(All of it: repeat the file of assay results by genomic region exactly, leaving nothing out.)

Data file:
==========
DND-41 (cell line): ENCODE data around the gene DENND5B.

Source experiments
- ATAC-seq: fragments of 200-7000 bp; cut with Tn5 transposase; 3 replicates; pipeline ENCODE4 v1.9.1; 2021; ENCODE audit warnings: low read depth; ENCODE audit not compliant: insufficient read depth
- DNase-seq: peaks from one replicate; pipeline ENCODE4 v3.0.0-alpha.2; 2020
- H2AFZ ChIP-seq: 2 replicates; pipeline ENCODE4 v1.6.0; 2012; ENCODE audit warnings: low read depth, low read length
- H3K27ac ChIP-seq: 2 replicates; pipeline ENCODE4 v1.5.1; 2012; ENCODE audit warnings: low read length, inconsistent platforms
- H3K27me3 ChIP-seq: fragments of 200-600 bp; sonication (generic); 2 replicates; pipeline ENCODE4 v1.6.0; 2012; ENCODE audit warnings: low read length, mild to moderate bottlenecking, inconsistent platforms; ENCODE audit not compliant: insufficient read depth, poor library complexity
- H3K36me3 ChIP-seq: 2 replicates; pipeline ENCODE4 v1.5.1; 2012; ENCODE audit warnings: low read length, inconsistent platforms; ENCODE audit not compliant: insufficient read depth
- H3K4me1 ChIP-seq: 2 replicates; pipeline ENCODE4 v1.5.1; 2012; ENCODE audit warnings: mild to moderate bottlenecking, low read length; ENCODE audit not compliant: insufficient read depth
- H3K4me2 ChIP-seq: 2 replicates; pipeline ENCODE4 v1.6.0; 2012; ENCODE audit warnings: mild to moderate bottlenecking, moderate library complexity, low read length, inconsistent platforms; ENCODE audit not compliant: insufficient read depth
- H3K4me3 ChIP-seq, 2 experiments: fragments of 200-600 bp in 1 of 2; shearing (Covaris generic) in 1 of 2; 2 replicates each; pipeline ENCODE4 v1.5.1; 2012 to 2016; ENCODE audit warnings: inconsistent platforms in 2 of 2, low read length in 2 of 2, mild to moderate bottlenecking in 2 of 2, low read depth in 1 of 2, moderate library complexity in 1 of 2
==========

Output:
DND-41 (cell line): ENCODE data around the gene DENND5B.

Source experiments
- ATAC-seq: fragments of 200-7000 bp; cut with Tn5 transposase; 3 replicates; pipeline ENCODE4 v1.9.1; 2021; ENCODE audit warnings: low read depth; ENCODE audit not compliant: insufficient read depth
- DNase-seq: peaks from one replicate; pipeline ENCODE4 v3.0.0-alpha.2; 2020
- H2AFZ ChIP-seq: 2 replicates; pipeline ENCODE4 v1.6.0; 2012; ENCODE audit warnings: low read depth, low read length
- H3K27ac ChIP-seq: 2 replicates; pipeline ENCODE4 v1.5.1; 2012; ENCODE audit warnings: low read length, inconsistent platforms
- H3K27me3 ChIP-seq: fragments of 200-600 bp; sonication (generic); 2 replicates; pipeline ENCODE4 v1.6.0; 2012; ENCODE audit warnings: low read length, mild to moderate bottlenecking, inconsistent platforms; ENCODE audit not compliant: insufficient read depth, poor library complexity
- H3K36me3 ChIP-seq: 2 replicates; pipeline ENCODE4 v1.5.1; 2012; ENCODE audit warnings: low read length, inconsistent platforms; ENCODE audit not compliant: insufficient read depth
- H3K4me1 ChIP-seq: 2 replicates; pipeline ENCODE4 v1.5.1; 2012; ENCODE audit warnings: mild to moderate bottlenecking, low read length; ENCODE audit not compliant: insufficient read depth
- H3K4me2 ChIP-seq: 2 replicates; pipeline ENCODE4 v1.6.0; 2012; ENCODE audit warnings: mild to moderate bottlenecking, moderate library complexity, low read length, inconsistent platforms; ENCODE audit not compliant: insufficient read depth
- H3K4me3 ChIP-seq, 2 experiments: fragments of 200-600 bp in 1 of 2; shearing (Covaris generic) in 1 of 2; 2 replicates each; pipeline ENCODE4 v1.5.1; 2012 to 2016; ENCODE audit warnings: inconsistent platforms in 2 of 2, low read length in 2 of 2, mild to moderate bottlenecking in 2 of 2, low read depth in 1 of 2, moderate library complexity in 1 of 2